[UPDATE]  It's official now.  See

  • Vote for my SXSW Panel – Screencasting Lessons Learned !!!

    I submitted a panel proposal to this years South by Southwest (SXSW) Interactive Conference.  The title is, “Screencasting Lessons Learned” and I’ll try to do the subject justice with the knowledge I’ve accumulated over the past four or five years.

    I am getting ready to record a number of Windows 7 screencasts using both Camtasia Studio and Expression Encoder 3.  I’ll be putting some of them through the ringer with adaptive streaming and Silverlight 3 so the information will be fresh and new.  I may try to get my hands on the new version of Camtasia for OS X and give it a whirl on my Apple MacBook Pro, too.  No promises on the later, but it would be a great comparison if I have time.

    ia-logoScreencasting Lessons Learned (

    Your vote: Yes No
    Event: Interactive 2010
    Level: Intermediate
    Type: Solo
    Category: Blogging, Online Video, Writing / Technical Writing
    Organizer: Keith Combs, Microsoft - IT Pro and Developer Evangelism

    1. How long should a screencast be?
    2. How do I publish my screencast using Silverlight?
    3. What do I need to worry about for a good client experience?
    4. Where do I store my video?
    5. What is the difference between progressive download and streaming?
    6. What format should I use for the source recording?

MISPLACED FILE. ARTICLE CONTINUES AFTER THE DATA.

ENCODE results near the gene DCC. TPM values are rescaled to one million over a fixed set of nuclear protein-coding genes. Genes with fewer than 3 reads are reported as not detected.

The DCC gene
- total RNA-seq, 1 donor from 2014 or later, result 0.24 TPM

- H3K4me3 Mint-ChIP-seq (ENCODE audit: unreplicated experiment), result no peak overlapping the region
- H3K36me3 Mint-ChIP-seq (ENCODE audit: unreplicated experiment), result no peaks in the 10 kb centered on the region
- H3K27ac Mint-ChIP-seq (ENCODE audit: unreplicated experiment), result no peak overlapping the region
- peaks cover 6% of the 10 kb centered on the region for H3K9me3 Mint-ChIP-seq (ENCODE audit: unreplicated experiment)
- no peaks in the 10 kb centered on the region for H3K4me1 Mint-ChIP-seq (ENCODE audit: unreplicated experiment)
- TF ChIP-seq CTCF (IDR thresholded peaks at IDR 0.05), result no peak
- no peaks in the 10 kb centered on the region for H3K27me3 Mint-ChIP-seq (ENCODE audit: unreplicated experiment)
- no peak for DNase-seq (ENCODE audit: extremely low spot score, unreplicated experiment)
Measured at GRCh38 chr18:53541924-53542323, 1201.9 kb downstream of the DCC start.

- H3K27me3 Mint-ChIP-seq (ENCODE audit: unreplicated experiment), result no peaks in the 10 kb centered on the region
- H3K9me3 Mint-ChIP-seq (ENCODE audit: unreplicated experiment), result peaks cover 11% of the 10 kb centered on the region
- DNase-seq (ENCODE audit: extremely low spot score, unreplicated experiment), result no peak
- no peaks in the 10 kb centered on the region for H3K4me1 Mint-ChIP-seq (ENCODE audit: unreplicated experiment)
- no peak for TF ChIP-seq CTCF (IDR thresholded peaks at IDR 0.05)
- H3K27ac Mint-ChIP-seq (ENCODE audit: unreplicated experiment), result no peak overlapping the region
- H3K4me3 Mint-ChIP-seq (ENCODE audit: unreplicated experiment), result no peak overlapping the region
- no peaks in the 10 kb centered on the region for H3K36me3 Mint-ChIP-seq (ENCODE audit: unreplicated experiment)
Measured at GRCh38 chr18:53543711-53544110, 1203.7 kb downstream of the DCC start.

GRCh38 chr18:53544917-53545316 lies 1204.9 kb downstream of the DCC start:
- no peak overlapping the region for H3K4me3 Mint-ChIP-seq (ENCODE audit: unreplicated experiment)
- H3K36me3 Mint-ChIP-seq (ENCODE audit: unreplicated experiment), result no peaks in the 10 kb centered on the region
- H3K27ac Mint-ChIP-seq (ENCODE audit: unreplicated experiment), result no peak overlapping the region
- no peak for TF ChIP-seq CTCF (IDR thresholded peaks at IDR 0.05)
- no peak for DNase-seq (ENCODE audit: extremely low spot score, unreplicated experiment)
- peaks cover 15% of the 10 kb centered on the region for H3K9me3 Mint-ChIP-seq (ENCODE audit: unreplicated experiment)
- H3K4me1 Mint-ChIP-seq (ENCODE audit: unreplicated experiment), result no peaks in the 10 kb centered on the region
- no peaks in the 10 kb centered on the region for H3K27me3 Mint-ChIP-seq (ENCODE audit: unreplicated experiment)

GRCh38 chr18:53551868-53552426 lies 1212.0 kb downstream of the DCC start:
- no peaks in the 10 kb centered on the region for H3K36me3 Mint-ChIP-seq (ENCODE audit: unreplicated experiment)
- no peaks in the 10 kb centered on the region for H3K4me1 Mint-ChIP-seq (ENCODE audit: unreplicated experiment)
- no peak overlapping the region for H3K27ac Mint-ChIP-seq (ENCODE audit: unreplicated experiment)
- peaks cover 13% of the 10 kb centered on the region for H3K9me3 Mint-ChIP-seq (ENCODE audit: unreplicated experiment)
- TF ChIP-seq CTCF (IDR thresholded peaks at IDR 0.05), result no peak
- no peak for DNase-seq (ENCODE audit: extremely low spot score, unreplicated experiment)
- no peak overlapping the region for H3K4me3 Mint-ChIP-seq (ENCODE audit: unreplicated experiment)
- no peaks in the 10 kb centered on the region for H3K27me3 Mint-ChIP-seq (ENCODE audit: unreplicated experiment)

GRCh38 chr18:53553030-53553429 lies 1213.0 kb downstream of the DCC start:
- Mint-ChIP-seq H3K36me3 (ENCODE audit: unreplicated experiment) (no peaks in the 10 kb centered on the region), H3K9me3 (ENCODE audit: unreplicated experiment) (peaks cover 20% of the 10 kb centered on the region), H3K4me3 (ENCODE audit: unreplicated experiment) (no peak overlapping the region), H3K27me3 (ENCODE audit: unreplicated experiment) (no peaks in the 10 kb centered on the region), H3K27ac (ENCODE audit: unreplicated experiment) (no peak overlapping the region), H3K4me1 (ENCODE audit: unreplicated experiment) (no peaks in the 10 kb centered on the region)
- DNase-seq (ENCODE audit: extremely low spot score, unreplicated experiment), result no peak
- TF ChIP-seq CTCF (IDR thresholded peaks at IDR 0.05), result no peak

7. What type of machine do I need for editing and encoding?
    8. Should I use a demo script or wing it?
    9. How long does it take to create a technical screencast?
    10. Should I worry about my accent?

    Description: Learning to publish screencasts online can be a challenge. Come learn some tips and tricks that will help you use Camtasia or Expression Encoder more effectively with your blog. I am actively recruiting other Microsoft MVPs and speakers with the goal of turning this into a panel.

    NOTE: In order to vote, you need to first create an ID at  It’s a quick and dirty registration app.  Very little hassle. Please register and vote even if you aren’t going.  Thanks !!!

  • SouthCentral invite errata on the Q1 Azure events

    I noticed this morning that some SouthCentral district marketing folks had some old and therefore erroneous information in some event invites.  The events I am referring to are at

    The invites I read this morning mentioned we are handing out a Resource Kit to each attendee.

    That isn’t true.  We are not handing out resource kits.  Apparently someone accidentally pasted that into the invites from an old boilerplate.

    So sorry for any confusion on the matter.  It would sure be kewl to have some nice resource kits but we simply don’t have the budget and  materials for this round of events.

  • Who’s up for some nine ball? Bring cash. Lots of it.


    WARNING: I grew up on pool tables.  Not quite like this one, but I’ve been know to sink a few balls. Want more information on the Predator pictured above?  Head on over to  My kind of place.

  • Get some Tru Blood for those late nights


    HBO’s hit show is freaking weird.  But if you can beat em, join em.  Here’s a case of Tru Blood for your next watching “party”.